Chronic Inflammatory Demyelinating Polyneuropathy (CIDP)

CIDPChronic inflammatory demyelinating polyneuropathy (CIDP) is an autoimmune disease where the body’s immune system attacks its own nerve tissue resulting in inflammation of nerve roots and the peripheral nerves and destruction of the fatty protective covering (myelin sheath) over the nerves.

This destruction affects how the nerve impulses are transmitted. Nerves are like an electrical wire with a protective coating. If that protective coating disintegrates, the wire will short circuit. The symptoms of CIPD are due to the nerves misfiring.

This causes weakness, paralysis and/or impairment in motor function if a motor nerve is affected, especially of the arms and legs (limbs). Sensory disturbance may also be present. This will cause the symptoms of pain, numbness, tingling, etc.

Signs and symptoms

CIDP typically starts insidiously and evolves slowly, it can slowly progress and can relapse, and there will be partial or complete recovery during relapse. This can lasts week or months.

Medical doctors will consider the necessary duration of symptoms to be greater than 8 weeks for the diagnosis of CIDP to be made.

The symptoms include tingling or numbness (beginning in the toes and fingers), weakness of the arms and legs, loss of deep tendon reflexes, fatigue, and abnormal sensations.

The motor and sensory impairments usually affect both sides of the body (symmetrical), and the degree of severity and the course of disease will vary. Some affected individuals may follow a slow steady pattern of symptoms while others may have symptoms that stabilize and relapse.

The disorder is sometimes called chronic relapsing polyneuropathy

CIDP is sometimes thought of as the chronic form of acute inflammatory demyelinating polyneuropathy (AIDP), the most common form of AIDP Is Guillain Barré syndrome (GBS) in the United States and Europe. In contrast to GBS, most patients with CIDP cannot identify a preceding viral or infectious illness. GBS progresses over 3-4 weeks, then stops and usually improves over months and does not recur. CIDP, by definition has ongoing symptoms for over 8 weeks and usually does not improve unless treatment is given.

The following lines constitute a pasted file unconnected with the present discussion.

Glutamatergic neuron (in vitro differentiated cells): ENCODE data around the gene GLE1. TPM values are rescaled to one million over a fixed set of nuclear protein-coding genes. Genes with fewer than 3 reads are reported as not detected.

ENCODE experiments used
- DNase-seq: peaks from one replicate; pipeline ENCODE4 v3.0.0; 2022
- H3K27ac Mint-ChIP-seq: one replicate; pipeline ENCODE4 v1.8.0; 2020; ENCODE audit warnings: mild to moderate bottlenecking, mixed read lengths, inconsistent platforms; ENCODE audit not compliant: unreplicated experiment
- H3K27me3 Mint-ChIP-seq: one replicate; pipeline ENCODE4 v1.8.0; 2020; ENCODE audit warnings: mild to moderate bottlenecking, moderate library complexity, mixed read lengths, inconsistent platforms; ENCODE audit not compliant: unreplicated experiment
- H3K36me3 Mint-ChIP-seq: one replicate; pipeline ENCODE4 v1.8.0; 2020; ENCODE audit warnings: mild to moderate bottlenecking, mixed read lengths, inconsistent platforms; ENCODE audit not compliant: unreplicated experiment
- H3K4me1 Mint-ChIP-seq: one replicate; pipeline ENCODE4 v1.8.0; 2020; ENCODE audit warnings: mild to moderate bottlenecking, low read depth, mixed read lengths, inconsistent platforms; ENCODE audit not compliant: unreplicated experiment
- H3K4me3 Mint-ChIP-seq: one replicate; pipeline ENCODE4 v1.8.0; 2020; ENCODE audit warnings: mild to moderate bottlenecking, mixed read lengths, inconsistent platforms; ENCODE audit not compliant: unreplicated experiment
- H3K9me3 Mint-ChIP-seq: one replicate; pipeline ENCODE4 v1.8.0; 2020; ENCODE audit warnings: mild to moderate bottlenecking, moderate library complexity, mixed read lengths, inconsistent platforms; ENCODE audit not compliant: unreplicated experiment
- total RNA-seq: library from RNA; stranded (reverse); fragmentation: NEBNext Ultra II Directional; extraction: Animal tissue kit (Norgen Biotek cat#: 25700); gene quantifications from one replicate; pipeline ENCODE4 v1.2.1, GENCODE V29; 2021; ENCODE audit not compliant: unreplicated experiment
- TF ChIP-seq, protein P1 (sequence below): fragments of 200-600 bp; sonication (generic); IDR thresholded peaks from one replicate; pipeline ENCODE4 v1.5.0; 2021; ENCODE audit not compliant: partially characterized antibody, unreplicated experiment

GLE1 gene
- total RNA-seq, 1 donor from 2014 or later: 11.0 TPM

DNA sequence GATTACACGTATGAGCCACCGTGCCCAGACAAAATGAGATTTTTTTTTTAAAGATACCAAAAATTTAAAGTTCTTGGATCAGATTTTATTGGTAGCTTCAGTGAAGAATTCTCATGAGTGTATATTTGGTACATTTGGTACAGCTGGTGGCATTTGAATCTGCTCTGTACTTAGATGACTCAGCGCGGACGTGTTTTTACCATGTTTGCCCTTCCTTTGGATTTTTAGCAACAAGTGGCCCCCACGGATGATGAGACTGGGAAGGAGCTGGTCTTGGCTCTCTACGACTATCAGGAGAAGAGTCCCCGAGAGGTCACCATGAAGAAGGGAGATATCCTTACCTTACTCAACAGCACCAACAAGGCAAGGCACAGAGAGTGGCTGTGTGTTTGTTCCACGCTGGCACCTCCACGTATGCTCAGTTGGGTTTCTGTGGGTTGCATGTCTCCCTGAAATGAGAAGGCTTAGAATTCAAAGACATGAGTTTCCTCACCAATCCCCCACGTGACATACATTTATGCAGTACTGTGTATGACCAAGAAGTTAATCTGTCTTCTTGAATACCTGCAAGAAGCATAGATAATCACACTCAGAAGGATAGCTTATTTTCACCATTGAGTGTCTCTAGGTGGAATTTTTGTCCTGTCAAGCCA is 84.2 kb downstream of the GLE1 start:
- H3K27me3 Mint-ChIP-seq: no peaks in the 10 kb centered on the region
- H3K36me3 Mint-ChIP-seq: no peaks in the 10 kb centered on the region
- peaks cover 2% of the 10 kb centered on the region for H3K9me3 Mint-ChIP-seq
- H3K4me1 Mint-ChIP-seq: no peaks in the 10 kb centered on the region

When treatment is started early it will protect the myelin sheath, so it is important to get an early diagnosis. It is also the immune system that is creating the problem and support of the immune system is vital.

What treatment will a medical doctor prescribe?

Treatment for CIDP includes corticosteroids such as prednisone, which may be prescribed alone or in combination with immunosuppressant drugs.

Plasmapheresis (plasma exchange) and intravenous immunoglobulin (IVIg) therapy are apparently effective. IVIg may be used even as a first-line therapy. Physiotherapy may improve muscle strength, function and mobility, and minimize the shrinkage of muscles and tendons and distortions of the joints. This shrinkage of muscle is due to the lack of nerve impulses necessary to keep them active. This is impeded by the destruction of the nerve.

What is the prognosis?

The course of CIDP varies widely among individuals. Some may have a bout of CIDP followed by spontaneous recovery, while others may have many bouts with partial recovery in between relapses.

What can you do?

Going to the cause of the problems and building health is always the best alternative.

As Hippocrates – the professed Father of Medicine – said “We need to shift our focus from treating disease to generating health…”

Support of the immune system and building a healthy immune system that doesn’t start attacking the body.

The nervous system needs to be supported. See Nerve Health

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